3 min read
Upgrading Your Legacy System(s)
By: Kristin McLane November 3, 2020 at 10:00 AM
Deciding when to upgrade legacy systems is a constant debate across all IT departments. Manufacturing is no exception.
One of the biggest challenges here is that any relief provided by the decision to upgrade or not tends to be a headache for someone else within the organization creating unbalanced incentives and paralyzing the decision-making process. This runs the risk of ignoring the ultimate beneficiary of this decision - the organization itself and, by extension, your customers.
This isn’t to say that people are ignoring the needs of the organization, nor does it suggest that individual concerns related to workload or stress are invalid. It does mean you need a solid assessment to help us make the right decision with the pros and cons to lend support.
Maintaining legacy systems has a handful of benefits; current costs and training appear minimal. But the risks can be staggering and there can be multiple layers to hidden costs and many that you may never discover. The slowness of the information itself may stop your production in its tracks and prohibit you from taking work that would add to your profitability. It can be a constant drain.
One of the most critical problems with maintaining old software is that eventually the platforms become so obsolete they present a security risk. Older technology loses its ability to keep up with the current security standards. Depending on the regulations you’re required to comply with from your industry or the protocols you keep internally, this can lead to audit failures and much larger issues, including loss of business. Legacy systems have outdated functionality, leaving little room for scaling operations beyond the limitations of your status quo.
However, upgrading isn’t always the easiest process. The upgrade itself is often extensive, sometimes taking years to complete depending on the size of the organization. And even when complete, there’s still the transition process of training and familiarization with the new systems that can set the company back long before any return on investment is finally realized. While it’s true that upgrades can ultimately save you money in the long run and expand the capabilities of your operations, you must be careful not to move to features and functionality that offers little to no benefit.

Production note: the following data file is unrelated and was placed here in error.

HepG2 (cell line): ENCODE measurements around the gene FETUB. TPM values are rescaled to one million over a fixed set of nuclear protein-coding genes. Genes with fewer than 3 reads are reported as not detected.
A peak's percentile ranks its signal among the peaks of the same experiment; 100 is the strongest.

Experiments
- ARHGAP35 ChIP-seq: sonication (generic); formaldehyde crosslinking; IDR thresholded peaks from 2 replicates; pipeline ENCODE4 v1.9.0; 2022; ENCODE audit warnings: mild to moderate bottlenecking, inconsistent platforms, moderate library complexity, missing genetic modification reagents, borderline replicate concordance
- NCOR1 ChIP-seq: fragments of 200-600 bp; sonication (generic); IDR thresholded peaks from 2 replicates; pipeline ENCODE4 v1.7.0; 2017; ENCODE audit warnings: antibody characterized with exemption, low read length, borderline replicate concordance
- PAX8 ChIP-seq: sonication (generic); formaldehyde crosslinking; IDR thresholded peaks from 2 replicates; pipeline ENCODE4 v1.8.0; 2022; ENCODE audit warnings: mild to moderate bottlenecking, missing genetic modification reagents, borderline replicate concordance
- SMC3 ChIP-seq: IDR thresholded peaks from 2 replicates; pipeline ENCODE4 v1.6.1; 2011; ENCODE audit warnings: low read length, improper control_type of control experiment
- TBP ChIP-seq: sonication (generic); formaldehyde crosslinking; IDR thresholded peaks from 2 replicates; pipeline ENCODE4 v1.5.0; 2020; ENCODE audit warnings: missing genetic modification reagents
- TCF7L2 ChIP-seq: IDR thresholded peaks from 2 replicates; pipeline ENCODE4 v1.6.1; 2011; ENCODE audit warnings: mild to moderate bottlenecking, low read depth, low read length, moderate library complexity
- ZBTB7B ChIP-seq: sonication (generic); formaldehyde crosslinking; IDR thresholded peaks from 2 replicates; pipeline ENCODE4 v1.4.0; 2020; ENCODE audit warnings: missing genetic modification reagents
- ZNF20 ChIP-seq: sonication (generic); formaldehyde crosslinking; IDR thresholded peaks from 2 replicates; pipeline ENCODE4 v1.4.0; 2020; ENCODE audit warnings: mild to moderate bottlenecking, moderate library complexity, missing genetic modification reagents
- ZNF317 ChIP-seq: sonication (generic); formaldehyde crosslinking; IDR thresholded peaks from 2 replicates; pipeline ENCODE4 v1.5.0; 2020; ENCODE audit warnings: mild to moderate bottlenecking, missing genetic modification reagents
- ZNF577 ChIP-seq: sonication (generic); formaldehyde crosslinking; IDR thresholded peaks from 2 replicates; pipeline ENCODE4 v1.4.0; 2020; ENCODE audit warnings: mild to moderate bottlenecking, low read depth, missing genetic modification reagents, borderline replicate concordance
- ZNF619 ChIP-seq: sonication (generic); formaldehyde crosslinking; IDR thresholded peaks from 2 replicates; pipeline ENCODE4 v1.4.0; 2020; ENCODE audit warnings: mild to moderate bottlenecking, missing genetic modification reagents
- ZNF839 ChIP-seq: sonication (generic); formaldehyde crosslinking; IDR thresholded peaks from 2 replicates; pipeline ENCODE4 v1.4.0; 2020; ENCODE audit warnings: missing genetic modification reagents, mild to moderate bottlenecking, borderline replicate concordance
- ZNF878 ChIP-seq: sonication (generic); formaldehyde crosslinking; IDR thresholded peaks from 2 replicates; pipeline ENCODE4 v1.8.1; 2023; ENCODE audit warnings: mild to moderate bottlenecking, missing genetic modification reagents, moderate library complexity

We’ve identified many of the challenges your organization will face in getting to the newest version of the systems you use. How should you move forward?
- Base your decision on the one most critical factor that is unique to your organization. If you’ve failed an audit or lost contracts with customers to the point of being in real trouble without an upgrade, the choice is clear. Your task is to identify whatever that one thing is for you that you know the company cannot live or, more importantly, grow without.
- Involve your team in the decision. Your team should be able to come to an agreement on what is that most crucial piece.
- Get the vendor involved. Tell your vendor what your key drivers are and see how their latest platform helps you close the gap, solve the problem or moves you forward in the direction you need or want to go. The vendor should be able to alleviate that obstacle or deliver on your objective.
This does not mean that all other factors are irrelevant, but the primary focus of your conversations and research should always take center stage and all metrics should revolve around determining the success of the project based on this primary factor. Projects and upgrades tend to fall off the rails when all eyes are not on target.
Our platforms are all locally sourced. Right there on your network. So you know you have access to them every day, all day.
We believe in the critical importance of manufacturing right here in North America and we work hard to keep you working. Ask us questions; you will find that we are far more reachable than other software providers you may partner with. We are here to help you find the right tools and use them, whether it's a Google doc, an Excel sheet or a Production Control system. To learn more about meeting your targets for 2020 or just getting a question answered, visit us at www.cimx.com.
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